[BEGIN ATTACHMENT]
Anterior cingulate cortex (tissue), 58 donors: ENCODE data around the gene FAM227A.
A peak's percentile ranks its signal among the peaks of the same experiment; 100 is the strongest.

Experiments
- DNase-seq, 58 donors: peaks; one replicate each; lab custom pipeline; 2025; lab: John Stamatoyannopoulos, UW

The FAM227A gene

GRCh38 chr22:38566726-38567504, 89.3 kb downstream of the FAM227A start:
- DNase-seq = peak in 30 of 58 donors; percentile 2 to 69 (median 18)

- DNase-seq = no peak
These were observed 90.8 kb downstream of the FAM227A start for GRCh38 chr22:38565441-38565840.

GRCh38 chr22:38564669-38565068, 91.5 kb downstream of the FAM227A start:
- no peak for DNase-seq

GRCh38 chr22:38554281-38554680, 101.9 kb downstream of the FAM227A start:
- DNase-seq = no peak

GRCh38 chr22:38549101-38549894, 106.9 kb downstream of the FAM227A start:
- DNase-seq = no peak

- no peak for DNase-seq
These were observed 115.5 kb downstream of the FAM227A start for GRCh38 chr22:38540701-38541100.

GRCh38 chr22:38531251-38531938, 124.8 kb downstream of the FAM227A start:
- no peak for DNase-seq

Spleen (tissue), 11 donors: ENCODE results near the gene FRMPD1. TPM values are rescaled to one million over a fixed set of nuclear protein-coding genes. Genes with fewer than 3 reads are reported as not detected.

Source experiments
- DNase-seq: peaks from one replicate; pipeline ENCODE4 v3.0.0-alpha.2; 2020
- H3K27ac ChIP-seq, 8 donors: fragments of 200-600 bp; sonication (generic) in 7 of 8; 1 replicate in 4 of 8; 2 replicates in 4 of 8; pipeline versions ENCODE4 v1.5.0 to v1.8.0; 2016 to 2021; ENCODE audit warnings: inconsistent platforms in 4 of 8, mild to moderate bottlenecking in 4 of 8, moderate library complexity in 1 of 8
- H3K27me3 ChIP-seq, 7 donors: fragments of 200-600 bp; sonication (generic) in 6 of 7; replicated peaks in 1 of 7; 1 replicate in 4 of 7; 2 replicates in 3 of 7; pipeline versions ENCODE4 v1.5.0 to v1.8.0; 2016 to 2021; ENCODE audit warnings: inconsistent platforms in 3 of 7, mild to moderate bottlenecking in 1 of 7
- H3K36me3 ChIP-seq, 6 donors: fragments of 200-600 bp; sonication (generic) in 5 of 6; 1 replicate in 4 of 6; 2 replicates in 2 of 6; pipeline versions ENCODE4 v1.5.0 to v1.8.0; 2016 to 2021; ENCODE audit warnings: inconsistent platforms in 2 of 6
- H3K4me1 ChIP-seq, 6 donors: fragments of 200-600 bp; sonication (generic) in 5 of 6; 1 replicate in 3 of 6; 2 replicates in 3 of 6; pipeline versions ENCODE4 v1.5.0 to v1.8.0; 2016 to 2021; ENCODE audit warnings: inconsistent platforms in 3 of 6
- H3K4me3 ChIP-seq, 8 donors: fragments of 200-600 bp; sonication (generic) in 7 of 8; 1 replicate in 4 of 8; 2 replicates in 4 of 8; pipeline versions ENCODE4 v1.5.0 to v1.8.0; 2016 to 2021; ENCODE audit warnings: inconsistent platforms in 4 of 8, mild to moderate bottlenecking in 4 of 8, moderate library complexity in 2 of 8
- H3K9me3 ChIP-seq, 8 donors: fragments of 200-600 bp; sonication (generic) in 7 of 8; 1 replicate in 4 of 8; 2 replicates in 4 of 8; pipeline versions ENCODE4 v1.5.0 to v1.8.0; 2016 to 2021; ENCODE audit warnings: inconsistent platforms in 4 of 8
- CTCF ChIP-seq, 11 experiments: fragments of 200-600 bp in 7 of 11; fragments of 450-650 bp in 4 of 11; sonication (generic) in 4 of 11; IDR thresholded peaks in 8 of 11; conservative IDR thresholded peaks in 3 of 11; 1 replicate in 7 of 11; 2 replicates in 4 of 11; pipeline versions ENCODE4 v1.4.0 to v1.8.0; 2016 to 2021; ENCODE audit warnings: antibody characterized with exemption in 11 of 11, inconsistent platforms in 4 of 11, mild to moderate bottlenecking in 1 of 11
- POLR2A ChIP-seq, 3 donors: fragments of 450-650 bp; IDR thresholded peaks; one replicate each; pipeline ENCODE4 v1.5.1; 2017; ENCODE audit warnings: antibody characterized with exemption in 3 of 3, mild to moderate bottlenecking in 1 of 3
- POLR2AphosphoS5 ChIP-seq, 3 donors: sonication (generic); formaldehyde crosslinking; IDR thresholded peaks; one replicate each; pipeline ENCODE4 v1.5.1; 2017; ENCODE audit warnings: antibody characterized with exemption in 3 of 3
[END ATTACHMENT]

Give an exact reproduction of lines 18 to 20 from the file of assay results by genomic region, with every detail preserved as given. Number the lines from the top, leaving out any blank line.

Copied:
GRCh38 chr22:38531251-38531938, 124.8 kb downstream of the FAM227A start:
- no peak for DNase-seq

Spleen (tissue), 11 donors: ENCODE results near the gene FRMPD1. TPM values are rescaled to one million over a fixed set of nuclear protein-coding genes. Genes with fewer than 3 reads are reported as not detected.